For Rilke, “degraded Christianity” has wrongly disdained sex, which has resulted in its “distortion and repression.” His own version of Christianity celebrates boundless sex as a form of participating in the mystery of one’s own life. (This is a view, no doubt, that was at least a little convenient for a poet who, to put it delicately, maintained a number of complicated relationships with women.) He comically lauds in this letter the debauched popes “weighed down by illegitimate children, mistresses, and victims of murder.” “Was there not more Christianity in them,” Rilke asks, “than in the lightweight restorers of the Gospels; namely, something alive, unstoppable, transformed?”
As these letters show, Rilke’s search for God was really a search for self. In finding himself, the poet hopes to find what he calls God but what most Christians would call devilry. His rather strange definition of death as part of God helps to explain Rilke’s divine angel in his most powerful poetic sequence, “The Duino Elegies” (1923).
In his earlier poems, God had been our “neighbor” who hides in “lowly” places. The poet watches attentively for the divine being’s “groping hand.” But in “The Duino Elegies,” God is replaced by a powerful angel. While this angelic spirit is still associated with the everyday, it is also something to be feared. “Every Angel,” Rilke writes, “brings terror,” but in facing the angel, the poet faces death, “names” God and thus provides his life with a fullness of being.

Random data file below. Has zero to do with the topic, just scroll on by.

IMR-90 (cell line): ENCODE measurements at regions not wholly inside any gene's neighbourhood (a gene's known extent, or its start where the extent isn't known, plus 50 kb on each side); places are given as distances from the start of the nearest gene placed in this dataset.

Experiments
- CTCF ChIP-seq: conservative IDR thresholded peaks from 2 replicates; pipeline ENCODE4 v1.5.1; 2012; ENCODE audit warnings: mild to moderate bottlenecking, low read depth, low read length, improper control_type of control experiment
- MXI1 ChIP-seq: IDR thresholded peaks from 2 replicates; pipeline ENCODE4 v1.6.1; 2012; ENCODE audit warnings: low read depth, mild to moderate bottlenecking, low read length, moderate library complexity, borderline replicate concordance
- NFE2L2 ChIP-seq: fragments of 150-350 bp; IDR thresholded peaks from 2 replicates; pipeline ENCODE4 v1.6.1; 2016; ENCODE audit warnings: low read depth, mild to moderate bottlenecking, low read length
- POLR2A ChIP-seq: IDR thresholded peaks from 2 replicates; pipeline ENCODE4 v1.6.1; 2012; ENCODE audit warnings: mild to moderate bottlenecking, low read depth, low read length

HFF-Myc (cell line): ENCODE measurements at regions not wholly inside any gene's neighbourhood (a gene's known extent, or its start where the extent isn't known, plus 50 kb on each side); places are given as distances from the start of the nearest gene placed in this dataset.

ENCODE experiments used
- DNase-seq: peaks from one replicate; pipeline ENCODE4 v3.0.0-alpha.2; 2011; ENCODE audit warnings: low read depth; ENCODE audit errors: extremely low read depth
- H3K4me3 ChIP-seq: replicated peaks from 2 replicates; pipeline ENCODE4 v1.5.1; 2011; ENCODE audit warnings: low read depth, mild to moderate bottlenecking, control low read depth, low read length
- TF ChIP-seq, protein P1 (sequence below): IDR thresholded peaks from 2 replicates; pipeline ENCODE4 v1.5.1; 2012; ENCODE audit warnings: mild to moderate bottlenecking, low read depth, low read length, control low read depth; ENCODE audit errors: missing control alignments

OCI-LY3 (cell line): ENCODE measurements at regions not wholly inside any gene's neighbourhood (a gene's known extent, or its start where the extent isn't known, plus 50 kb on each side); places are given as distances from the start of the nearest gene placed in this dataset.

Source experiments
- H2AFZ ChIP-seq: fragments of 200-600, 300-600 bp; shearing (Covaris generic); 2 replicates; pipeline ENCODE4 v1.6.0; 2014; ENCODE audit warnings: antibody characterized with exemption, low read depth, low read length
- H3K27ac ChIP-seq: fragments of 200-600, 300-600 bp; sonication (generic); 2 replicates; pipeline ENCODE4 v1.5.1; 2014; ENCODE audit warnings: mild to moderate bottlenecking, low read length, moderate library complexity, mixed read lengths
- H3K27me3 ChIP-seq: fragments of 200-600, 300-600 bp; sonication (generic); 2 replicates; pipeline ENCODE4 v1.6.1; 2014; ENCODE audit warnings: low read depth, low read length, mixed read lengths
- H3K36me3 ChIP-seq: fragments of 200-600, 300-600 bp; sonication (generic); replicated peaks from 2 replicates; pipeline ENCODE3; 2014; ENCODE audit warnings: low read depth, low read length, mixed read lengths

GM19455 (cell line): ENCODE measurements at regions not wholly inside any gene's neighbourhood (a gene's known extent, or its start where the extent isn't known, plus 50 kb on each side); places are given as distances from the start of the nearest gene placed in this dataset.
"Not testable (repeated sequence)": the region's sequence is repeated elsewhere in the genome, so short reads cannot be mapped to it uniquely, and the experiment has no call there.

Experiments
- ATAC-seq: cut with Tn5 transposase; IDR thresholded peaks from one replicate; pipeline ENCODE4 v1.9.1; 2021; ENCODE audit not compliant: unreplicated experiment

This volume also collects several letters that Rilke wrote to Lisa Heise between 1919 and 1924. Rilke was in his 40s at the time of the first letter; Heise was 26 . Her husband of three years had left her and her 2-year-old son. She sensed a kinship with the poet after reading “Book of Images” (1902) and wrote him. Rilke generously responded.
If Rilke is sometimes self-absorbed, his letters to Heise show him to be a patient and well-intentioned correspondent who genuinely cares for his interlocutor. While he is often philosophical — Rilke attempts a definition of womanhood, addresses the relationship between the artist and his work, and again discusses death — he also labors to help Heise deal with her sense of solitude (a subject on which Rilke was an expert) and shows sincere concern regarding her living arrangements, her son and her health. He also opens up to Heise. “My internal gardening,” he writes in one letter, “was magnificent this winter.”
In his final letter to Heise, her situation much improved, Rilke writes: “And what does living mean but this courage to fully grow into a cast, which one day will be broken off from our new shoulders.” The result, he says, will be a joyful freedom. The poet would die two years later. Whether he himself experienced this joy only God knows.